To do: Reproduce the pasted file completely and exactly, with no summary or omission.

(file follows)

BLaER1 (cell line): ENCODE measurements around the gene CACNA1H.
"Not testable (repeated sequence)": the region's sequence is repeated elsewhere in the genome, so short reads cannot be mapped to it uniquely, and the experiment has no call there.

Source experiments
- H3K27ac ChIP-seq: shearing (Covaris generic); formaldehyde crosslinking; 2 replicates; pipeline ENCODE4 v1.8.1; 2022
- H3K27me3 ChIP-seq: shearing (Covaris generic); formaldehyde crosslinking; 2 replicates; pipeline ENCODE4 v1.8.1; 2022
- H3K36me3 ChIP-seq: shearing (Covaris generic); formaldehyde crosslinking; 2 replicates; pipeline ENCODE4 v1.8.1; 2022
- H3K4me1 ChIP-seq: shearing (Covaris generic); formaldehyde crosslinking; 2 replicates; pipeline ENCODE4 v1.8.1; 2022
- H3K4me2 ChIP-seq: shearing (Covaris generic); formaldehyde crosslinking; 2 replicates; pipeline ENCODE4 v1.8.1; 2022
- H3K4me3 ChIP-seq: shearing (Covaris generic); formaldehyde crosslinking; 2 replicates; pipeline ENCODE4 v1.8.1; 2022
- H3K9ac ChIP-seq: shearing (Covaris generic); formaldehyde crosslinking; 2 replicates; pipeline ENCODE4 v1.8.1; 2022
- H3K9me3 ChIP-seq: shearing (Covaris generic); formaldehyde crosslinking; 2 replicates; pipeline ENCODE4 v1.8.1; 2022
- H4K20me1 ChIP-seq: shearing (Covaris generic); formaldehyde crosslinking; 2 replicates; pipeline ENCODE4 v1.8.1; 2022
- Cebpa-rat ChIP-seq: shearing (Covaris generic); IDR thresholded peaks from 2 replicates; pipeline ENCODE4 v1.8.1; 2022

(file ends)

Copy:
BLaER1 (cell line): ENCODE measurements around the gene CACNA1H.
"Not testable (repeated sequence)": the region's sequence is repeated elsewhere in the genome, so short reads cannot be mapped to it uniquely, and the experiment has no call there.

Source experiments
- H3K27ac ChIP-seq: shearing (Covaris generic); formaldehyde crosslinking; 2 replicates; pipeline ENCODE4 v1.8.1; 2022
- H3K27me3 ChIP-seq: shearing (Covaris generic); formaldehyde crosslinking; 2 replicates; pipeline ENCODE4 v1.8.1; 2022
- H3K36me3 ChIP-seq: shearing (Covaris generic); formaldehyde crosslinking; 2 replicates; pipeline ENCODE4 v1.8.1; 2022
- H3K4me1 ChIP-seq: shearing (Covaris generic); formaldehyde crosslinking; 2 replicates; pipeline ENCODE4 v1.8.1; 2022
- H3K4me2 ChIP-seq: shearing (Covaris generic); formaldehyde crosslinking; 2 replicates; pipeline ENCODE4 v1.8.1; 2022
- H3K4me3 ChIP-seq: shearing (Covaris generic); formaldehyde crosslinking; 2 replicates; pipeline ENCODE4 v1.8.1; 2022
- H3K9ac ChIP-seq: shearing (Covaris generic); formaldehyde crosslinking; 2 replicates; pipeline ENCODE4 v1.8.1; 2022
- H3K9me3 ChIP-seq: shearing (Covaris generic); formaldehyde crosslinking; 2 replicates; pipeline ENCODE4 v1.8.1; 2022
- H4K20me1 ChIP-seq: shearing (Covaris generic); formaldehyde crosslinking; 2 replicates; pipeline ENCODE4 v1.8.1; 2022
- Cebpa-rat ChIP-seq: shearing (Covaris generic); IDR thresholded peaks from 2 replicates; pipeline ENCODE4 v1.8.1; 2022